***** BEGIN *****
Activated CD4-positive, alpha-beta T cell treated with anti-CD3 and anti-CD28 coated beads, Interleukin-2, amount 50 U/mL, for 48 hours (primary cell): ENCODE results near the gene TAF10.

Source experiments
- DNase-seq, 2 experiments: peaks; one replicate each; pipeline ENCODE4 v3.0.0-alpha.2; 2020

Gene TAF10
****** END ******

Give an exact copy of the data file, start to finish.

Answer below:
Activated CD4-positive, alpha-beta T cell treated with anti-CD3 and anti-CD28 coated beads, Interleukin-2, amount 50 U/mL, for 48 hours (primary cell): ENCODE results near the gene TAF10.

Source experiments
- DNase-seq, 2 experiments: peaks; one replicate each; pipeline ENCODE4 v3.0.0-alpha.2; 2020

Gene TAF10